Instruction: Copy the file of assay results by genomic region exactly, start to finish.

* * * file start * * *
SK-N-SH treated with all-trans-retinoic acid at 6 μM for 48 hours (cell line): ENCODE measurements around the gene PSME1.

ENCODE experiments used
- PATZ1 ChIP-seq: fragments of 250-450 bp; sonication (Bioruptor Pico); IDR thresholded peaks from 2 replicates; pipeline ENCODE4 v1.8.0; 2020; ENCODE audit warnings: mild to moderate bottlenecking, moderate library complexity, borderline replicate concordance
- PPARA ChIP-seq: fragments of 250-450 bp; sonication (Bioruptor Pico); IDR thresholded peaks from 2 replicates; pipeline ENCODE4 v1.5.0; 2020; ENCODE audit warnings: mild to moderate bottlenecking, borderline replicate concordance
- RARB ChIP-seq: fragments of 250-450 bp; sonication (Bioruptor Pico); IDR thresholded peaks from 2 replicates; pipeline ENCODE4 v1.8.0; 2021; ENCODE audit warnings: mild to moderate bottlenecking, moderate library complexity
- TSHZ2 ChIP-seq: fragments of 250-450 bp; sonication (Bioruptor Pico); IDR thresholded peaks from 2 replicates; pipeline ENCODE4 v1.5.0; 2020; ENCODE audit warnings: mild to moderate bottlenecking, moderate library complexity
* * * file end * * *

SK-N-SH treated with all-trans-retinoic acid at 6 μM for 48 hours (cell line): ENCODE measurements around the gene PSME1.

ENCODE experiments used
- PATZ1 ChIP-seq: fragments of 250-450 bp; sonication (Bioruptor Pico); IDR thresholded peaks from 2 replicates; pipeline ENCODE4 v1.8.0; 2020; ENCODE audit warnings: mild to moderate bottlenecking, moderate library complexity, borderline replicate concordance
- PPARA ChIP-seq: fragments of 250-450 bp; sonication (Bioruptor Pico); IDR thresholded peaks from 2 replicates; pipeline ENCODE4 v1.5.0; 2020; ENCODE audit warnings: mild to moderate bottlenecking, borderline replicate concordance
- RARB ChIP-seq: fragments of 250-450 bp; sonication (Bioruptor Pico); IDR thresholded peaks from 2 replicates; pipeline ENCODE4 v1.8.0; 2021; ENCODE audit warnings: mild to moderate bottlenecking, moderate library complexity
- TSHZ2 ChIP-seq: fragments of 250-450 bp; sonication (Bioruptor Pico); IDR thresholded peaks from 2 replicates; pipeline ENCODE4 v1.5.0; 2020; ENCODE audit warnings: mild to moderate bottlenecking, moderate library complexity